Samarasinghe further claimed that the Government has not yet been able to properly pay the minimum wage of Rs. 1,000 to plantation sector workers. “Only those who are registered get paid the minimum wage of Rs. 1,000 and the companies don’t register some workers. The Government has neglected the matter,” he alleged.

He further explained that essential commodity prices in the country have risen to unbearable levels, and the Government has joined hands with its allies without exercising control on any of these price hikes.

“This situation has put the people of the country in a helpless situation. So now, people cannot live without a salary hike. Therefore, if the Government does not intervene to reduce the prices of essential commodities in the future, then it should intervene to increase the salaries of private sector employees,” he said.

According to Commissioner General of Labour Prabath Chandrakeerthi, the new regulations on the private sector monthly minimum wage will be effective from 16 August. Accordingly, the Department of Labour issued a statement declaring that it amended Section 3 of the National Minimum Wages of Employees Act in that regard.

As per the amendment, the Government increased the minimum wage from Rs. 10,000 to Rs. 12,500 and the minimum daily wage from Rs. 400 to Rs. 500. Additionally, the new regulations, gazetted on 20 August, detail that the budget allowance of 2005, which amounts to Rs. 1,000 per month or Rs. 40 per day, and the budget relief allowance of 2016, which is Rs. 2,500 per month or Rs. 100 per day, have been added to the minimum wage.

“Accordingly, the total minimum monthly wage of the private sector workers is Rs. 16,000 or Rs. 640 per day.”

When contacted to get his views on the matter, Minister of Labour Nimal Siripala de Silva informed The Sunday Morning that he was not in the committee that took the decision to increase the minimum wage and further inquiries in this regard should be directed at the Commissioner General of Labour.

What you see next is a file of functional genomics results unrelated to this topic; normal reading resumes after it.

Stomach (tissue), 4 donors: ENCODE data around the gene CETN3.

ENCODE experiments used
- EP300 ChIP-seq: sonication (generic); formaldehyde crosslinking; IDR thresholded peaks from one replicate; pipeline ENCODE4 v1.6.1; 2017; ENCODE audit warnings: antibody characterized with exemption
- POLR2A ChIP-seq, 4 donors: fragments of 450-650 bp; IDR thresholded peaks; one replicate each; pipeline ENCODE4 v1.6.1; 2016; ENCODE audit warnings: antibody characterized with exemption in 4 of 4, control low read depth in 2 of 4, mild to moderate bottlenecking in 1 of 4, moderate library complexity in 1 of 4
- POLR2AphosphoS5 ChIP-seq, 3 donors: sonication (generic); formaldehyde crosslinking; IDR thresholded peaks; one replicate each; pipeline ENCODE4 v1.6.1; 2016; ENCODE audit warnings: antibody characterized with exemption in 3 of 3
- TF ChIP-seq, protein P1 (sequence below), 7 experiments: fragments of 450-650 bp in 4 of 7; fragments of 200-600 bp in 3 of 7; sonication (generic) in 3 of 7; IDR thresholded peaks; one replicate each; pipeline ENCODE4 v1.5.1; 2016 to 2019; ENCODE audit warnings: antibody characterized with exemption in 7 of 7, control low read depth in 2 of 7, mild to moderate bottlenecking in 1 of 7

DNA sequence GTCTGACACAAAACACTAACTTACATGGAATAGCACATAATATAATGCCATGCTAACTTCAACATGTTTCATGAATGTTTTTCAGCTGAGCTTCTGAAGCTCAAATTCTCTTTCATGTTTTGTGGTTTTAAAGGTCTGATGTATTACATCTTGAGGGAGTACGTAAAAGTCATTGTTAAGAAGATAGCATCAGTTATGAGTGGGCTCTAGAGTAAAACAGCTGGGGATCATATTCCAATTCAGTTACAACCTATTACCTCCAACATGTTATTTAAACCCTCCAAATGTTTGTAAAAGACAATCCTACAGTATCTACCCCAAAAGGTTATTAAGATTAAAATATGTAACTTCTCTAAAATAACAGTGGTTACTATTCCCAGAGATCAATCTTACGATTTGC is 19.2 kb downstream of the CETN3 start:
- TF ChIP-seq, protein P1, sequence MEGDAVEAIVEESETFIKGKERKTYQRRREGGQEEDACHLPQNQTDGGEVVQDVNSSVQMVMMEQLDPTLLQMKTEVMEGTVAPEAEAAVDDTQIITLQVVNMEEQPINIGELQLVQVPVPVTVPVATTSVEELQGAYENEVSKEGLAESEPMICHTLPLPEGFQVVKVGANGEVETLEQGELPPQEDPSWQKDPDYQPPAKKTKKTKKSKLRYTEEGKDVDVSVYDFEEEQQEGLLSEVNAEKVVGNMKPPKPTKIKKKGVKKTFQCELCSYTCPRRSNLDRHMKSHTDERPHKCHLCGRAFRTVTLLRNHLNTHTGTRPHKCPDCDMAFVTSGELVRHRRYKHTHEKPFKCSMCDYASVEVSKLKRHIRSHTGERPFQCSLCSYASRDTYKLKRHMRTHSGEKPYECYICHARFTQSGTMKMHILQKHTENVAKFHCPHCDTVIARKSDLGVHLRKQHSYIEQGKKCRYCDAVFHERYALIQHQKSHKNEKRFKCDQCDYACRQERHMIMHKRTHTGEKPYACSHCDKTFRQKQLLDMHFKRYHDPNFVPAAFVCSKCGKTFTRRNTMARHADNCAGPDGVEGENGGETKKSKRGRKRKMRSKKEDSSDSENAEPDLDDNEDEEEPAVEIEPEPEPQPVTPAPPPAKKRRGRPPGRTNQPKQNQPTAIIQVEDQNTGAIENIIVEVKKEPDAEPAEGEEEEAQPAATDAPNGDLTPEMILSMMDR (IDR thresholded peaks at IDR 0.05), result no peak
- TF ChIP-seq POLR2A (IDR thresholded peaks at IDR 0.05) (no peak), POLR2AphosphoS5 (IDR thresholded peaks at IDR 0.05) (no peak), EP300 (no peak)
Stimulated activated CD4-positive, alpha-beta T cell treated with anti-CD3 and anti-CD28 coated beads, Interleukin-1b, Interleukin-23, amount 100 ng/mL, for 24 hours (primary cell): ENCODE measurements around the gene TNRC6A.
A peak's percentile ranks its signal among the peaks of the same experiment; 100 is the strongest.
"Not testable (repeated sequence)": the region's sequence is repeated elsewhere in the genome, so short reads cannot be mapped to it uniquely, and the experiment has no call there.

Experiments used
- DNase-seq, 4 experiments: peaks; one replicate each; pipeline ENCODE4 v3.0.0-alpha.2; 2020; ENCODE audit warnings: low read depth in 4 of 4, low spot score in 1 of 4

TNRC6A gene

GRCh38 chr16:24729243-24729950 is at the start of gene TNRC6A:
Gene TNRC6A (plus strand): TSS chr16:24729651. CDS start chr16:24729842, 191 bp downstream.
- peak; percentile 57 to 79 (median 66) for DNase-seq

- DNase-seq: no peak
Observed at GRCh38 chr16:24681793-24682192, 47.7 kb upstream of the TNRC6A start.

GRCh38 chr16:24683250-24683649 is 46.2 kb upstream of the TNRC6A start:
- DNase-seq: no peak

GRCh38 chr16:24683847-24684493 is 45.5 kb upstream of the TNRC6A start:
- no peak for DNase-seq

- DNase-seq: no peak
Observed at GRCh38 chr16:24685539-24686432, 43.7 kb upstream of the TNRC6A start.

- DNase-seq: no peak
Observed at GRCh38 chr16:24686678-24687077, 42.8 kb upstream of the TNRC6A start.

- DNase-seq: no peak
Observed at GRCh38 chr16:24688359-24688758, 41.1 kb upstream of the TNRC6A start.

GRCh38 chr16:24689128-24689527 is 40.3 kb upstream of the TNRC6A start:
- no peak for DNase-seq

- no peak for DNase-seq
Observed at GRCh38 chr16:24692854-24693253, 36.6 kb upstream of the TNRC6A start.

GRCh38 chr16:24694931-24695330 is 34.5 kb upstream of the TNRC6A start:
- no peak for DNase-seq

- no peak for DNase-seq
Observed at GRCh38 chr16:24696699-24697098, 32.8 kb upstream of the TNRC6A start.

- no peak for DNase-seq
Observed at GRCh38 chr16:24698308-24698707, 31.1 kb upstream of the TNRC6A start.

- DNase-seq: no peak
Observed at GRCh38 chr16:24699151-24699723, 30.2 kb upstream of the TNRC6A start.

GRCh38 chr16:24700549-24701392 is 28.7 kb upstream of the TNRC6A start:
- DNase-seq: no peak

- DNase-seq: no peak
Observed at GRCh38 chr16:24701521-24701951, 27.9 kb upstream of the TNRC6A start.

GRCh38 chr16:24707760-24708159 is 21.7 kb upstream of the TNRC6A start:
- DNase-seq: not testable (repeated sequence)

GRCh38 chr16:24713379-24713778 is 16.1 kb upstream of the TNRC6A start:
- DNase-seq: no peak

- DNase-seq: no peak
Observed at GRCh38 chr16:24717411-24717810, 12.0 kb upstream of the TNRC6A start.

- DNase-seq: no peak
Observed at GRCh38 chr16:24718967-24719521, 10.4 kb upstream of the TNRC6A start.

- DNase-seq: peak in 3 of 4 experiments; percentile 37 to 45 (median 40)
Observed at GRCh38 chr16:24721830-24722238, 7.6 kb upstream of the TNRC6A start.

However, several attempts made by The Sunday Morning to get in touch with Chandrakeerthi for further insight in this regard proved futile.

Increase in DCS market basket from Jan-July 2021

In Sri Lanka, the Consumer Price Index (CPI) measures changes in the cost of a basket of goods and services. Accordingly, in January 2021, the CPI was recorded at 138.7 points and in July 2021, it was recorded at 143.5 points.

According to the Colombo Consumer Price Index (CCPI), the Year-on-Year (YoY) non-food inflation increased to 5.7% from 5.2% in June. The CCPI accelerated to 143.5 index points in July from 143.3 index points in June this year, which represents an increase in expenditure value of Rs. 428.25 in the “market basket”.

The minimum wage is legally mandated and was created to ensure that workers can live above the poverty line.

Meanwhile, the cost of living is not a mandated figure. Instead, it is a calculation that refers to the amount of money, or income, the average person needs to spend to achieve a reasonable standard of living.